Municipal finance must be reformed to address Lebanon’s socio-economic crisis
- Sami Atallah, Raneem Baassiri, Jana Harb
Without any further delay, the Lebanese government must rise up to the challenges of an unprecedented humanitarian crisis. The substantial population shock resulting from the massive influx of Syrian refugees has placed the already weak local service delivery system under immense pressure today. Due to administrative and fiscal constraints, municipalities are unable to serve the increasing demands of their growing constituencies, let alone invest in local economic development.
The municipal finance system is fraught with many shortcomings and gaps. The Independent Municipal Fund (IMF) is based on unfair distributional criteria that lead to an improper allocation of resources. Furthermore, the disbursement of the funds is non-transparent and most often not on time. The local taxation system is characterized by low tax collection rates, lack of a diversified portfolio of revenues and accumulated unpaid taxes. Furthermore, municipalities are underutilizing much-needed complementary fiscal resources that could fill the investment gaps.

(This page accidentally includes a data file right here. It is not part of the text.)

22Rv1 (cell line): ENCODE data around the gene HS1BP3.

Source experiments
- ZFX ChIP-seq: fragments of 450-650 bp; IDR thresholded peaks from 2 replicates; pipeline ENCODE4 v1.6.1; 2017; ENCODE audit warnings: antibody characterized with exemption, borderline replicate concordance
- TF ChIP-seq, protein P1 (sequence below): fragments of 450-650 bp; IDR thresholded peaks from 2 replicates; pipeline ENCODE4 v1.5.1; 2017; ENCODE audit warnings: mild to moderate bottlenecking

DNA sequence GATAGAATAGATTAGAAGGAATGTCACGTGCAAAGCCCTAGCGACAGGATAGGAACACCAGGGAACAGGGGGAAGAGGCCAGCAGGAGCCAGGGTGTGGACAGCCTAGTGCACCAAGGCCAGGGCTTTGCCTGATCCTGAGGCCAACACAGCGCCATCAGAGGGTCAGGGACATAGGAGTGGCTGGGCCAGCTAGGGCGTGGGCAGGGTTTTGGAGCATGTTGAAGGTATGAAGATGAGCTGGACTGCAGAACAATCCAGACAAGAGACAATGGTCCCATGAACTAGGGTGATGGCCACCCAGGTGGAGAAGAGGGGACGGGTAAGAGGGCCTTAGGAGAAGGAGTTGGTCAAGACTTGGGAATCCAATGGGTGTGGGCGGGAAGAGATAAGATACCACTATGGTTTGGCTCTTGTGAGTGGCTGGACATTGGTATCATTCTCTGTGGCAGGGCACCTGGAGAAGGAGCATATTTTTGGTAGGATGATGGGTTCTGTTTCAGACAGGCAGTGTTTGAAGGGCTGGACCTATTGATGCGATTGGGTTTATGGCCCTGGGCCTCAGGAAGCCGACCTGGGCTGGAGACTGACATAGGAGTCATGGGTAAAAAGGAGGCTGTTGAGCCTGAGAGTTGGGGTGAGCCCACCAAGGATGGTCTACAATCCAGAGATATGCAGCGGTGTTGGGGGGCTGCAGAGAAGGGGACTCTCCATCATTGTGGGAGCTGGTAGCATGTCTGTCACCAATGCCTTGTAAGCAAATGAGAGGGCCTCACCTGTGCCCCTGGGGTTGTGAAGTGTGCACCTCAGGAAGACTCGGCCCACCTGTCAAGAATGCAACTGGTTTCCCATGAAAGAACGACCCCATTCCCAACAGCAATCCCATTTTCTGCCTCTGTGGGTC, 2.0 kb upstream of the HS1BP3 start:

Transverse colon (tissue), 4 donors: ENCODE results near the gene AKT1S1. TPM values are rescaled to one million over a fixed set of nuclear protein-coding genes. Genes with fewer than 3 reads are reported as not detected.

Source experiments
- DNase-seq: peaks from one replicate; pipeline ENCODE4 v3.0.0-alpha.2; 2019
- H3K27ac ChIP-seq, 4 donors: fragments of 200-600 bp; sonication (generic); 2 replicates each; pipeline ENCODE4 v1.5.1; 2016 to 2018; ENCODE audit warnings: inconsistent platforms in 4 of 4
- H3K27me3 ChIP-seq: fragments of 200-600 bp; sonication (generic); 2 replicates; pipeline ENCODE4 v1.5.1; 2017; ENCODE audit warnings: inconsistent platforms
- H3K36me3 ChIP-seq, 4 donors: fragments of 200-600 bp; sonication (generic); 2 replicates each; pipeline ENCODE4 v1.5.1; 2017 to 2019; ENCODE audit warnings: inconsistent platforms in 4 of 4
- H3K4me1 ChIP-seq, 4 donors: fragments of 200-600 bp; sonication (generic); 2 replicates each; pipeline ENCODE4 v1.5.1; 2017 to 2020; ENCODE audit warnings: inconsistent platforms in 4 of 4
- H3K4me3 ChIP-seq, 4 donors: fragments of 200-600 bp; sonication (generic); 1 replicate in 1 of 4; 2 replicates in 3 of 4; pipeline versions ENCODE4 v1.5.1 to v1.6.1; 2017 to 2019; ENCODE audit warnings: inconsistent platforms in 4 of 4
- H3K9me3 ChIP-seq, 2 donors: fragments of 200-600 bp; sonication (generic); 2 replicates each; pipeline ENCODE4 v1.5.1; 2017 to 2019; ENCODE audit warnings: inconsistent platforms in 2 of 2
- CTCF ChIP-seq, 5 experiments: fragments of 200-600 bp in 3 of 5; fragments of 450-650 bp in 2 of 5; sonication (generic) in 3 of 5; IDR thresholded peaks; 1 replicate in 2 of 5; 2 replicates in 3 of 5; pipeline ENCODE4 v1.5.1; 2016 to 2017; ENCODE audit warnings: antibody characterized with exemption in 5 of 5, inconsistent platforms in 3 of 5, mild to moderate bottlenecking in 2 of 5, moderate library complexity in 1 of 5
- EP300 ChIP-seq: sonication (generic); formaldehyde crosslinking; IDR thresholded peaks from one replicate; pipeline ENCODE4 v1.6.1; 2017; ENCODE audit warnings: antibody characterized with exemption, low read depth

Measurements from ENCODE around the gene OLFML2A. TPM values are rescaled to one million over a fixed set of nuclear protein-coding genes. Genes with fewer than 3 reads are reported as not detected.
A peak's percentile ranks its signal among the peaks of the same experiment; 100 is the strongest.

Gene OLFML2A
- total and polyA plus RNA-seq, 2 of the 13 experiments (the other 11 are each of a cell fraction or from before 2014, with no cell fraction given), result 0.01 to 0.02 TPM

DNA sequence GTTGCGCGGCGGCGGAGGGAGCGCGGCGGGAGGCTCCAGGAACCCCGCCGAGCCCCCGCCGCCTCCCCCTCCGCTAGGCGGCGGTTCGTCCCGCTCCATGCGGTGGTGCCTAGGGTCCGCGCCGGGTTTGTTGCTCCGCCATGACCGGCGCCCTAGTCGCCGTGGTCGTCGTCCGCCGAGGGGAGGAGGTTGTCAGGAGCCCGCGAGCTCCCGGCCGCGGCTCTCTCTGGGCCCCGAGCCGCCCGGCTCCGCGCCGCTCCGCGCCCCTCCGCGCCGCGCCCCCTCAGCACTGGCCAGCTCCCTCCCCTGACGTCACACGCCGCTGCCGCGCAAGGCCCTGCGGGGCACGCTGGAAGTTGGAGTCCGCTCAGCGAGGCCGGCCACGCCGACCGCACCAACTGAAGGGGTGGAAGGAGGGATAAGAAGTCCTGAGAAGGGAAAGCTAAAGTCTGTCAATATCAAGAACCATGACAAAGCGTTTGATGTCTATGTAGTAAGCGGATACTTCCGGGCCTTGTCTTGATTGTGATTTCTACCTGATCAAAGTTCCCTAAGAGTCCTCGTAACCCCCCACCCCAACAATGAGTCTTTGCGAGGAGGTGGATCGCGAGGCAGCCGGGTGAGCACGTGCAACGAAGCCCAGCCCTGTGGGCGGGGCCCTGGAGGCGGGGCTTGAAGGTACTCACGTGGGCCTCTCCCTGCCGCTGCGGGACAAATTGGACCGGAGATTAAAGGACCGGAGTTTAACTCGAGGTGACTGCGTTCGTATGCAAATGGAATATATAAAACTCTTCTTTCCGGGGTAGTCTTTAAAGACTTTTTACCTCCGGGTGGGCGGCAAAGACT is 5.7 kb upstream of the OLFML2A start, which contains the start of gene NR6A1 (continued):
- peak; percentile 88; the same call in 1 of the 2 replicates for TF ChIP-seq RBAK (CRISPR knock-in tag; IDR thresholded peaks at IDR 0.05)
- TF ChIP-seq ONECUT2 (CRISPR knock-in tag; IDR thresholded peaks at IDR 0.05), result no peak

This policy brief calls for setting more equitable distribution criteria for the IMF as well as improving timeliness of and transparency in the disbursement of funds. The taxation system ought to be revised and steps must be taken in order to improve the municipalities’ capacities to administer and collect taxes. The government must reconsider the decision to prohibit municipalities from taking out loans and must consider and encourage the role of the private sector in investing in local economic development in joint cooperation with the municipalities.
Former Executive Director of LCPS